Cupertino: Gravel truck vs child on a bike

Big Rig

The driver of a gravel truck ran over and killed a teenager on a bicycle this morning in Cupertino, CA.


According to news reports, the as-yet unidentified teen was cycling west in the bike lane on McClellan Road when the driver of a tandem gravel truck swerved into the bike lanein what appears to be a classic SMIDSY. The driver is cooperating with the police in their investigation, which likely means Santa Clara Attorney Jeff Rosen’s office pass on prosecution of this collision.

This fatality occurred just as the Governor Highway Safety Association released their report on American bicycling fatalities, which illustrated a 23% increase in California cycling deaths between 2010 and 2012.

With sincere condolences to the family of this child, along with classmates, teachers and friends. The cyclist appeared to do everything right and still lost his life.

3 Comments

  • Bike-Scoot
    October 29, 2014 - 12:44 pm | Permalink

    There is a related change.org petitiion. See….( http://www.change.org/p/city-of-cupertino-make-cupertino-roads-safer-for-pedestrians-and-cyclists )

    Is does not seem reasonable for large trucks like Semi trailers and gravel trucks to be barreling though school zones on safe routes to schools routes between 8-9am right when the school zone is filled with kids. It seems like some sane restrictions could be put in place.

  • Pete
    November 3, 2014 - 10:43 am | Permalink

    This is a bit of a problem intersection. I time gaps and signal and take the lane here before the train tracks to avoid this exact scenario. The bike lane essentially becomes the RTOL where the buffer begins, and Cupertino did everything by the books by dashing the merge point and placing bike sensors on either side of the divider at the stop line (good move). Another textbook treatment would be greening the merge and maybe placing a yellow caution sign (signs are useless IMHO). Maybe a sharrows in the RTOL, but people for the most part have no idea what a sharrows means.

    The problem isn’t the infrastructure here, though, it’s traffic flow and contention for placement at this light when it’s red and cars back up in the straight-through lane (between cyclists heading straight and drivers coming up on them who want to turn right). I’ve been purposely and aggressively cut off on more than one occasion here by right-turners who feel their convenience outweighs the value of my safety (and many who fail to signal). Never again.

    It’s likely the truck had to swing wide to take this right, and it’s also possible he decided to at the last minute due to traffic backing up at the high school by parents dropping off kids at this time. Who knows if he signaled, and who knows if the boy had put himself to the right of the truck with or without knowing he was turning right. Teen boys aren’t notorious for good decisions, unfortunately (I’m not victim-blaming here!). Clearly the driver didn’t see the boy, but drivers around here also aren’t notorious for signaling or checking their side-view mirrors…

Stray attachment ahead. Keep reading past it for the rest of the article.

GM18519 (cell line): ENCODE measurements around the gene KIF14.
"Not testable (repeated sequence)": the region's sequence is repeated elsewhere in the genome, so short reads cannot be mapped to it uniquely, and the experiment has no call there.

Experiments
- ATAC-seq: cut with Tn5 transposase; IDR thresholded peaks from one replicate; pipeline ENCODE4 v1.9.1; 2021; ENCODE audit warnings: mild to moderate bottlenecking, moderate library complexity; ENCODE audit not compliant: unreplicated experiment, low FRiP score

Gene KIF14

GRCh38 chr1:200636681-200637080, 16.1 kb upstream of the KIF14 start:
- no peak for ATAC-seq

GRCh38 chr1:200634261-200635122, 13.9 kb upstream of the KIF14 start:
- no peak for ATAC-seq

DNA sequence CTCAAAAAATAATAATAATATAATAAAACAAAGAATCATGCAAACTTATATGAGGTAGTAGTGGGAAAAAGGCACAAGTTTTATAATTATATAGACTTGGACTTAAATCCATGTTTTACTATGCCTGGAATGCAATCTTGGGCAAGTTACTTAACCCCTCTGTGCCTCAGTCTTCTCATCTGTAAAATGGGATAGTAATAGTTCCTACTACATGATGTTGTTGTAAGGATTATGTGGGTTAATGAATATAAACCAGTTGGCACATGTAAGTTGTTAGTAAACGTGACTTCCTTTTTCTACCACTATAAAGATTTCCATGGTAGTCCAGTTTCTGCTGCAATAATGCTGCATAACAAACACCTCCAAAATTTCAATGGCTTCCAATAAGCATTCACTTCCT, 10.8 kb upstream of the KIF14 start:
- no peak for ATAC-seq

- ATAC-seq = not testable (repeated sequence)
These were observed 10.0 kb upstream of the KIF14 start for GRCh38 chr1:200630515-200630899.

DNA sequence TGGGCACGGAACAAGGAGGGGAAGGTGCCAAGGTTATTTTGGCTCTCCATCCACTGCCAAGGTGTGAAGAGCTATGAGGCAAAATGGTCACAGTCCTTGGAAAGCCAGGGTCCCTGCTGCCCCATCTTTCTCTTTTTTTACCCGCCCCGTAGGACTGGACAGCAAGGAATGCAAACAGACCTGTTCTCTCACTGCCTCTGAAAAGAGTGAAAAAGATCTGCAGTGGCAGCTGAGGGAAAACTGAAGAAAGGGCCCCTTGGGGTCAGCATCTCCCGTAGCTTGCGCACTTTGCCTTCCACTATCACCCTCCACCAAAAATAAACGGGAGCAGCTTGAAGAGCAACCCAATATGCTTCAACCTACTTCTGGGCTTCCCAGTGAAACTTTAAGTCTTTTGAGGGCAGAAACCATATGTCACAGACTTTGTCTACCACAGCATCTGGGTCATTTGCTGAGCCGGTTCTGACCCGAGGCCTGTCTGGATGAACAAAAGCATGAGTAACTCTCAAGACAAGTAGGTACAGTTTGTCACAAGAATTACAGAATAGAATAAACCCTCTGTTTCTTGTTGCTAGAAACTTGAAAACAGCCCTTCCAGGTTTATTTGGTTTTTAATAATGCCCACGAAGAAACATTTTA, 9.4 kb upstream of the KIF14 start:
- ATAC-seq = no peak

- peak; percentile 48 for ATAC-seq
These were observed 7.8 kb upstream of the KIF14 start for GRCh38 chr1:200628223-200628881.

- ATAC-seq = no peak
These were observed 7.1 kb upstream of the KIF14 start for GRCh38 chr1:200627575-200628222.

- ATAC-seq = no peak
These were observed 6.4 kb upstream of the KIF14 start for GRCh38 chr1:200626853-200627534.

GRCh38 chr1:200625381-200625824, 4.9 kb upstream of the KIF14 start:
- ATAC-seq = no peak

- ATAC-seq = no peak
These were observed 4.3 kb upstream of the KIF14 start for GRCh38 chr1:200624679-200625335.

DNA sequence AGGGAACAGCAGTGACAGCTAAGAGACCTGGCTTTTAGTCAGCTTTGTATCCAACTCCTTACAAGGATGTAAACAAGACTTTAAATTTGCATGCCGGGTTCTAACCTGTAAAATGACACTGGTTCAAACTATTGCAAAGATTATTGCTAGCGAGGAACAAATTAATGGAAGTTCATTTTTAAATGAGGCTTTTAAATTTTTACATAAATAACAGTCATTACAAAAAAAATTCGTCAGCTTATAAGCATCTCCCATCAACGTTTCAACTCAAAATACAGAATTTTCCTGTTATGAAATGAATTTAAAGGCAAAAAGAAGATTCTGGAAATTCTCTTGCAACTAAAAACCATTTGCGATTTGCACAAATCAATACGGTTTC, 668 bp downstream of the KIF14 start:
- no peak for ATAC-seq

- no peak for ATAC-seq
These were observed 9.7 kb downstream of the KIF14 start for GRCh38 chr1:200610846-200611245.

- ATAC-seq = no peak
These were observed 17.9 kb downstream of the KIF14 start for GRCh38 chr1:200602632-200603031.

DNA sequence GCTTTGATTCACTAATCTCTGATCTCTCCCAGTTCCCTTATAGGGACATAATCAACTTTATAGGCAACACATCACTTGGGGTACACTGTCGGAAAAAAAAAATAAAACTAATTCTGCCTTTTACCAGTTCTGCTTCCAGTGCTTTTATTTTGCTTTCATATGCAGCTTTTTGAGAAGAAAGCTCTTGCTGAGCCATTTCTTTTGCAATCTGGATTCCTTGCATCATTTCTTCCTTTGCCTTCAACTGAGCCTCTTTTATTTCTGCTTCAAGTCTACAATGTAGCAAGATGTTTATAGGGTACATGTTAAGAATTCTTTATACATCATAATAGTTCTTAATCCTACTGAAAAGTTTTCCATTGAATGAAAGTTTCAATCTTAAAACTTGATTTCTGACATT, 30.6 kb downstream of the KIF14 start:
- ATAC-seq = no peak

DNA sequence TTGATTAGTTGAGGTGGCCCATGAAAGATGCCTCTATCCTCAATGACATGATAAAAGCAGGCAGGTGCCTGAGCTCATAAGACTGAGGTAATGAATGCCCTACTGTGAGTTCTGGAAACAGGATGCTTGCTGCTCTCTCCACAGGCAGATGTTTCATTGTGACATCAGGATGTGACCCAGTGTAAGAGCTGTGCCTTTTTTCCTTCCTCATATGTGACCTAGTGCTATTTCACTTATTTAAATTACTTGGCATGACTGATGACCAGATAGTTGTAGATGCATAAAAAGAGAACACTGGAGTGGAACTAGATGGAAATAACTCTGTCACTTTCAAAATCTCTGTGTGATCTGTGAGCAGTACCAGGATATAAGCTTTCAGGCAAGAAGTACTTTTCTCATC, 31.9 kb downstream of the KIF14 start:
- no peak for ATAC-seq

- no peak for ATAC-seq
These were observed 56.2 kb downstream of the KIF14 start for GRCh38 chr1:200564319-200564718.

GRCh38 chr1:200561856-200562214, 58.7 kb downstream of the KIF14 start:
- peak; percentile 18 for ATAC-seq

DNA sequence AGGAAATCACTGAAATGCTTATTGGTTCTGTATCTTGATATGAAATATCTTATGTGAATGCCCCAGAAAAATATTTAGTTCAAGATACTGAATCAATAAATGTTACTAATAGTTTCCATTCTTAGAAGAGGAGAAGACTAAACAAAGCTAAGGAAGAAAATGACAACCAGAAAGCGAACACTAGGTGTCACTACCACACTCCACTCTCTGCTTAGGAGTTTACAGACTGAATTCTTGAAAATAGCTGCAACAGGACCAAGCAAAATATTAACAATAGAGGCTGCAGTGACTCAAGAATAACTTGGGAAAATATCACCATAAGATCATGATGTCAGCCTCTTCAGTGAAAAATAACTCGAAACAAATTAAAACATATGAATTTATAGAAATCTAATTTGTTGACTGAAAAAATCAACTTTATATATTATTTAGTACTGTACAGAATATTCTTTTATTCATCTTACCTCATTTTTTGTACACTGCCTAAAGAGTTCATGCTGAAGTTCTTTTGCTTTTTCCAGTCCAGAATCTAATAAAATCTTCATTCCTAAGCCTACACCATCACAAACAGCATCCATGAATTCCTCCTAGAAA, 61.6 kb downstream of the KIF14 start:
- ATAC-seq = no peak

I’m guessing he was heading to the quarry, but he should have been on Steven’s Creek, though maybe taking a shortcut as there was construction there last I rode it. I agree with Bike-Scoot – this is not a good route for those trucks, and a weight-limit should be in place here.

    Analysis aside, my heartfelt condolences go out to his family. This is exactly the sort of thing we’re working hard to prevent as bike educators and advocates.

  • Bike-Scoot
    November 3, 2014 - 1:21 pm | Permalink

    I think its interesting to ask what the Dutch would have done to fix this issue. I seriously doubt they would ever allow such large trucks on this road, but if even without them I’m guessing they would convert it to a physically separated lane that would run all the way to the Bubb intersection, slightly curving it around the corner to allow eye to eye contact before crossing the intersection on a painted lane. This eliminates the need to merge the two lanes together.

    35100. (c) says the city is allowed to impose a 96 inch width limit on this road, which would exclude most big big rigs. It seems like this would be their immediate action to contain the issue, then hire a Dutch consultant for a road re-design.

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